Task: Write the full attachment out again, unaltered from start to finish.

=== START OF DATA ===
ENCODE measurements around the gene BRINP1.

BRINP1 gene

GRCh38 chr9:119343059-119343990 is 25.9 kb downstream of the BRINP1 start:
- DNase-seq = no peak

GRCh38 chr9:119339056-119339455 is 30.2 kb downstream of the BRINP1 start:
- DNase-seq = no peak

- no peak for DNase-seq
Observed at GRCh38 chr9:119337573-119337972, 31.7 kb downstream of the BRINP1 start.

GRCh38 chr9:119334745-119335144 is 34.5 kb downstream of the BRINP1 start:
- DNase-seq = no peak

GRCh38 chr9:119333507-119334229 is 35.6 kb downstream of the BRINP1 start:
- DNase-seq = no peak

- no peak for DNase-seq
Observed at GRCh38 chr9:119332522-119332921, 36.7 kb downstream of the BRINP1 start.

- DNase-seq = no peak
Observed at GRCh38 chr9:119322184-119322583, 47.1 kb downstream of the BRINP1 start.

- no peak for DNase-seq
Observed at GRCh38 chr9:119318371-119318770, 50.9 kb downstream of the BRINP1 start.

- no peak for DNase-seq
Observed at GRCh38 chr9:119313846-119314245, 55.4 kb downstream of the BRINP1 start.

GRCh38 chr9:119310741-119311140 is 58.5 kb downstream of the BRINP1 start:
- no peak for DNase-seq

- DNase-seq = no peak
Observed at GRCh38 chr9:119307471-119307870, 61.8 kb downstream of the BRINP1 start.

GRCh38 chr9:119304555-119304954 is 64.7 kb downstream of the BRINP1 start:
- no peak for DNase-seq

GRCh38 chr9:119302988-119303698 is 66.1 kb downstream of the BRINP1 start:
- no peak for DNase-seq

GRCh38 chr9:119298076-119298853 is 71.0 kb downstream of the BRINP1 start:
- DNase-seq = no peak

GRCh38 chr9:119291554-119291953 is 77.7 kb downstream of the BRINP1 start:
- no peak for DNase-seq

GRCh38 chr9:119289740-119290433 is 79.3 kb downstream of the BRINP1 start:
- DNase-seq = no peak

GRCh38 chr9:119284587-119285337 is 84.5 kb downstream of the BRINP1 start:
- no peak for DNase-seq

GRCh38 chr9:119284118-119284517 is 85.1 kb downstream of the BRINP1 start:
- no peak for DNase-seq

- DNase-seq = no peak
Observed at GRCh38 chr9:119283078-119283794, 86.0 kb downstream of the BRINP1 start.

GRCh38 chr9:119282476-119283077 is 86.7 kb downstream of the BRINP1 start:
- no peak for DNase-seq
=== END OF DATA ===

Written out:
ENCODE measurements around the gene BRINP1.

BRINP1 gene

GRCh38 chr9:119343059-119343990 is 25.9 kb downstream of the BRINP1 start:
- DNase-seq = no peak

GRCh38 chr9:119339056-119339455 is 30.2 kb downstream of the BRINP1 start:
- DNase-seq = no peak

- no peak for DNase-seq
Observed at GRCh38 chr9:119337573-119337972, 31.7 kb downstream of the BRINP1 start.

GRCh38 chr9:119334745-119335144 is 34.5 kb downstream of the BRINP1 start:
- DNase-seq = no peak

GRCh38 chr9:119333507-119334229 is 35.6 kb downstream of the BRINP1 start:
- DNase-seq = no peak

- no peak for DNase-seq
Observed at GRCh38 chr9:119332522-119332921, 36.7 kb downstream of the BRINP1 start.

- DNase-seq = no peak
Observed at GRCh38 chr9:119322184-119322583, 47.1 kb downstream of the BRINP1 start.

- no peak for DNase-seq
Observed at GRCh38 chr9:119318371-119318770, 50.9 kb downstream of the BRINP1 start.

- no peak for DNase-seq
Observed at GRCh38 chr9:119313846-119314245, 55.4 kb downstream of the BRINP1 start.

GRCh38 chr9:119310741-119311140 is 58.5 kb downstream of the BRINP1 start:
- no peak for DNase-seq

- DNase-seq = no peak
Observed at GRCh38 chr9:119307471-119307870, 61.8 kb downstream of the BRINP1 start.

GRCh38 chr9:119304555-119304954 is 64.7 kb downstream of the BRINP1 start:
- no peak for DNase-seq

GRCh38 chr9:119302988-119303698 is 66.1 kb downstream of the BRINP1 start:
- no peak for DNase-seq

GRCh38 chr9:119298076-119298853 is 71.0 kb downstream of the BRINP1 start:
- DNase-seq = no peak

GRCh38 chr9:119291554-119291953 is 77.7 kb downstream of the BRINP1 start:
- no peak for DNase-seq

GRCh38 chr9:119289740-119290433 is 79.3 kb downstream of the BRINP1 start:
- DNase-seq = no peak

GRCh38 chr9:119284587-119285337 is 84.5 kb downstream of the BRINP1 start:
- no peak for DNase-seq

GRCh38 chr9:119284118-119284517 is 85.1 kb downstream of the BRINP1 start:
- no peak for DNase-seq

- DNase-seq = no peak
Observed at GRCh38 chr9:119283078-119283794, 86.0 kb downstream of the BRINP1 start.

GRCh38 chr9:119282476-119283077 is 86.7 kb downstream of the BRINP1 start:
- no peak for DNase-seq